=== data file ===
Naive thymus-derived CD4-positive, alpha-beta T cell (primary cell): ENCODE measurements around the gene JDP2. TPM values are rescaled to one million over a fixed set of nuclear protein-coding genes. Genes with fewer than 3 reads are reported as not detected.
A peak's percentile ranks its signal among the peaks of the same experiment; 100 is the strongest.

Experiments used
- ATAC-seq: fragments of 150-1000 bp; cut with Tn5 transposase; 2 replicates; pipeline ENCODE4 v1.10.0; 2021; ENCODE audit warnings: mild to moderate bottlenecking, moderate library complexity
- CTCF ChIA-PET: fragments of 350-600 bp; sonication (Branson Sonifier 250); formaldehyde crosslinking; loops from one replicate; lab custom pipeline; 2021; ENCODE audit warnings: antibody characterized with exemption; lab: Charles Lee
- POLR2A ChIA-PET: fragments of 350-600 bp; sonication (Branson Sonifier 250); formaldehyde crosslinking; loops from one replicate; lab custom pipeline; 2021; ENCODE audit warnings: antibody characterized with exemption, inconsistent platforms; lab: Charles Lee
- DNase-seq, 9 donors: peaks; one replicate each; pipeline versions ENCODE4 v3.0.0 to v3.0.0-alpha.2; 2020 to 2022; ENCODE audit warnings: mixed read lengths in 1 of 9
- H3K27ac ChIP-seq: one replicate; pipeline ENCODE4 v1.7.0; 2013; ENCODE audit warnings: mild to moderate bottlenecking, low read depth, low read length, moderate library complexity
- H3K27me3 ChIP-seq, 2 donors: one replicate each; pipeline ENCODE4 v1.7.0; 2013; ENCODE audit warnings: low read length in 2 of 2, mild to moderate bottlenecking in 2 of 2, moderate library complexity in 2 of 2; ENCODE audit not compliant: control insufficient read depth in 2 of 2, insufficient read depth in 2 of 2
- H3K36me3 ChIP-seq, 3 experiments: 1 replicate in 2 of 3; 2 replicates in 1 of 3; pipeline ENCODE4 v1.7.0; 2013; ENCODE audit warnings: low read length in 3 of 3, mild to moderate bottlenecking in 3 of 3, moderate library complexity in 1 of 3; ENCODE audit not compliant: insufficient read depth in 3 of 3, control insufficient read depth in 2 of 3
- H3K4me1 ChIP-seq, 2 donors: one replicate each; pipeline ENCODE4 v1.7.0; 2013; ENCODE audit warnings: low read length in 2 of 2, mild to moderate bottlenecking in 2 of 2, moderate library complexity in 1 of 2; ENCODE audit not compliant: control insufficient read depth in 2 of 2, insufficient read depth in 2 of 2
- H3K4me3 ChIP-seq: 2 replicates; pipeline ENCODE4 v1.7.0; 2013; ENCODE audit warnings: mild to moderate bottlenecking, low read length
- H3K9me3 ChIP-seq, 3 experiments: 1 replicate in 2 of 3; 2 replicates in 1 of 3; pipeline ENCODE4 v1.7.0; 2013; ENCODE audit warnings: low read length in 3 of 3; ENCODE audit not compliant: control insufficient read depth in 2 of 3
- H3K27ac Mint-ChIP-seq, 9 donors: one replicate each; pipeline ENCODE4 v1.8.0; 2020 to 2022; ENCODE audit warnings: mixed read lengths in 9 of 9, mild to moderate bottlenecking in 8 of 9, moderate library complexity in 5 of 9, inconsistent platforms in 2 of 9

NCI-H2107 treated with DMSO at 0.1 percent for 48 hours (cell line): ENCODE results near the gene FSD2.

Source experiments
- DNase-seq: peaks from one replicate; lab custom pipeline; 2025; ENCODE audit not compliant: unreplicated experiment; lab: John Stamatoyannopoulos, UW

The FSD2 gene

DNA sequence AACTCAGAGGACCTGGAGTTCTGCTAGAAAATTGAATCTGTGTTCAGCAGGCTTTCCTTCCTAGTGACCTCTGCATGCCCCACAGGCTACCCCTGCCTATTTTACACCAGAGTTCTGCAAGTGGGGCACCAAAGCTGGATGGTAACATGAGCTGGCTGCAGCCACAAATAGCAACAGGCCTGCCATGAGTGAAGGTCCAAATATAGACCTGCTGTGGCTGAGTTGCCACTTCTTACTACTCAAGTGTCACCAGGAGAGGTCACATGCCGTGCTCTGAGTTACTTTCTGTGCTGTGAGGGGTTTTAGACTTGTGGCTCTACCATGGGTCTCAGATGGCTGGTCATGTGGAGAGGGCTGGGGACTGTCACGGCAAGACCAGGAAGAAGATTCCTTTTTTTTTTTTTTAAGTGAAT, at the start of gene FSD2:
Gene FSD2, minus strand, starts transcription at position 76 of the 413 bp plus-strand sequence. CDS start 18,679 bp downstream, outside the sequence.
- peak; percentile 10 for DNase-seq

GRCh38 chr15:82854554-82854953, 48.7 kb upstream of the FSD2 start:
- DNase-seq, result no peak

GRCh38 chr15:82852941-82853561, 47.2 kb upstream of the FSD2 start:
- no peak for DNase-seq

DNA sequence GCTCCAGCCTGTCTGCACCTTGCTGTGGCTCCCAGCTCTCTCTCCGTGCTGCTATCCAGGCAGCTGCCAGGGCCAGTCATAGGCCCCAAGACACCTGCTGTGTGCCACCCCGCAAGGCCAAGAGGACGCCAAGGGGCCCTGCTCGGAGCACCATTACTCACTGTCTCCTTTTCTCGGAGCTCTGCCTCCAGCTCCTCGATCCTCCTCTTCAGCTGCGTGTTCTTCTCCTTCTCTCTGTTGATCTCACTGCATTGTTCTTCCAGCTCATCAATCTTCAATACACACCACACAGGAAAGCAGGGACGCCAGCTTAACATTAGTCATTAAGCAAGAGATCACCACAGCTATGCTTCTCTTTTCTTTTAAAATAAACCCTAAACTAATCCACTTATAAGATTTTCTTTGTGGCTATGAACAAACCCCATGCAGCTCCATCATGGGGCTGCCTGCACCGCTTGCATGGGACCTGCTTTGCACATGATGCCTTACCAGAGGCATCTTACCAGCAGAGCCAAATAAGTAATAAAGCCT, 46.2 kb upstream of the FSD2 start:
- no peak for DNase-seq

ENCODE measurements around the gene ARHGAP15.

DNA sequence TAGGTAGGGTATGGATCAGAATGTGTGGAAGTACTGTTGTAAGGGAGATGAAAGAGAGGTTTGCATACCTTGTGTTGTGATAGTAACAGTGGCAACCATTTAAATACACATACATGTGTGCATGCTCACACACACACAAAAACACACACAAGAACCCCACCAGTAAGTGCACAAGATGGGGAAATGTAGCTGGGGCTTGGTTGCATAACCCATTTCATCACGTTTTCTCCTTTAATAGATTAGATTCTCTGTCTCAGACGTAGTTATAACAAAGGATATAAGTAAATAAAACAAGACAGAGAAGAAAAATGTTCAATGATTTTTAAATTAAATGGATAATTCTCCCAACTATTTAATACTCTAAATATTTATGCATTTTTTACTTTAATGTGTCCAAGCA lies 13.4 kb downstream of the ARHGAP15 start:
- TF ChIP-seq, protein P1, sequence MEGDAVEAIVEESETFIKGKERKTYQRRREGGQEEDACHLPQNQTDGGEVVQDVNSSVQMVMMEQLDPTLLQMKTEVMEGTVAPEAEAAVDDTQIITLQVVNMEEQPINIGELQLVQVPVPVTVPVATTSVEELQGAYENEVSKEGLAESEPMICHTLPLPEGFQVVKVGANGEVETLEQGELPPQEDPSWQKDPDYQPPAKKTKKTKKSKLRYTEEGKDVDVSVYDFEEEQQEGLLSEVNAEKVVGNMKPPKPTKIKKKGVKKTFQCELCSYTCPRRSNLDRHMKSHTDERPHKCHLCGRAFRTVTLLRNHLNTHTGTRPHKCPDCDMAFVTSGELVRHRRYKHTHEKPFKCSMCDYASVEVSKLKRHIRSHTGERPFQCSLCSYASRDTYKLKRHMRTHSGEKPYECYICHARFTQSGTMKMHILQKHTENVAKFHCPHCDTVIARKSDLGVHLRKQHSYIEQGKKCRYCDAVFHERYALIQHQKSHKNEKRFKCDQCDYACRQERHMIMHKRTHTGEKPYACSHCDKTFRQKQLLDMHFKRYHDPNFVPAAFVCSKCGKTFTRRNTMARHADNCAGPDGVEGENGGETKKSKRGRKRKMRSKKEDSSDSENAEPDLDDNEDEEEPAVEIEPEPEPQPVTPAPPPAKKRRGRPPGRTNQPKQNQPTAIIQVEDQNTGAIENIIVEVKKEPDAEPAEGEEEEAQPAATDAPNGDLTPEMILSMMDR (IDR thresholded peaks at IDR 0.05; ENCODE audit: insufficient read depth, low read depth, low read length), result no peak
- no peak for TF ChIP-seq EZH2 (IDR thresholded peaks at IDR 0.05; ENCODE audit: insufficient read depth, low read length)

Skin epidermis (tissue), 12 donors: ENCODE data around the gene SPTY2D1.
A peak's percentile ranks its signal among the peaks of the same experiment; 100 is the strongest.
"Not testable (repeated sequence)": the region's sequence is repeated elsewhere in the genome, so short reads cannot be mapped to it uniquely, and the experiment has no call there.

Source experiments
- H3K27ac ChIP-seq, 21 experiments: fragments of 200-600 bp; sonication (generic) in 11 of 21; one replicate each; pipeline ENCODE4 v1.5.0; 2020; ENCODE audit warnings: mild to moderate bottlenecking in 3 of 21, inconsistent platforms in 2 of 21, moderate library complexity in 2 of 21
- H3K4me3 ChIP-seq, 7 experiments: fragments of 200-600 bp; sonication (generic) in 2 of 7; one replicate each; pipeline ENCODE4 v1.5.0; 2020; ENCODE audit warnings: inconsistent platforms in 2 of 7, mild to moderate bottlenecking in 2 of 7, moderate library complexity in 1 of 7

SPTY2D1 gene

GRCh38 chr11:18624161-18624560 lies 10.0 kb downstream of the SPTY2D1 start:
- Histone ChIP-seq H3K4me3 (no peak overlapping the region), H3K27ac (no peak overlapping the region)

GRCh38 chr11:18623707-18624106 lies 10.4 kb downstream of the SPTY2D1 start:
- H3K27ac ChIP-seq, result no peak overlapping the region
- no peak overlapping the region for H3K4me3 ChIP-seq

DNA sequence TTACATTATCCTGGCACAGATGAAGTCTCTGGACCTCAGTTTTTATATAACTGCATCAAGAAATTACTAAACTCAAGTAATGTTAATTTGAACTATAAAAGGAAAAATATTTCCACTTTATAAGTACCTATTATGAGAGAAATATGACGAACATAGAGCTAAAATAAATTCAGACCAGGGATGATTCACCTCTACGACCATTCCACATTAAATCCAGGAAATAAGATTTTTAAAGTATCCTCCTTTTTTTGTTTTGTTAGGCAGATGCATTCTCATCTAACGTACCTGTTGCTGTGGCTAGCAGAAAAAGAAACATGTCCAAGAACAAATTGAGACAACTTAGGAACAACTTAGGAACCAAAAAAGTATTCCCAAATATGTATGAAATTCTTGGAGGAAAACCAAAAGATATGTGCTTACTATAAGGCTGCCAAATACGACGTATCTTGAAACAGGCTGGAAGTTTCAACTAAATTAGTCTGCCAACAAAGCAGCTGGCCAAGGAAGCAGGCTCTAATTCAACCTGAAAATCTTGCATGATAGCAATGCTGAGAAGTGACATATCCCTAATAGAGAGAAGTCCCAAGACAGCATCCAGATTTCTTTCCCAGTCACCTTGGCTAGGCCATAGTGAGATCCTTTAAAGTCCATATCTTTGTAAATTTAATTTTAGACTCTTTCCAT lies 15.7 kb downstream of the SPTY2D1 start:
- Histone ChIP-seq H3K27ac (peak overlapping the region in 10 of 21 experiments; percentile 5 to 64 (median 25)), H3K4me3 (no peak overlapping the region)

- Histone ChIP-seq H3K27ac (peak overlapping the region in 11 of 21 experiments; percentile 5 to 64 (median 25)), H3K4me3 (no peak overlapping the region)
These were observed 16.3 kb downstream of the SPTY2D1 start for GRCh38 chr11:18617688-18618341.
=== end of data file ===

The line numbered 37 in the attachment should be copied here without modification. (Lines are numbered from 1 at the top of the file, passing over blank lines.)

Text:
- H3K4me3 ChIP-seq, 7 experiments: fragments of 200-600 bp; sonication (generic) in 2 of 7; one replicate each; pipeline ENCODE4 v1.5.0; 2020; ENCODE audit warnings: inconsistent platforms in 2 of 7, mild to moderate bottlenecking in 2 of 7, moderate library complexity in 1 of 7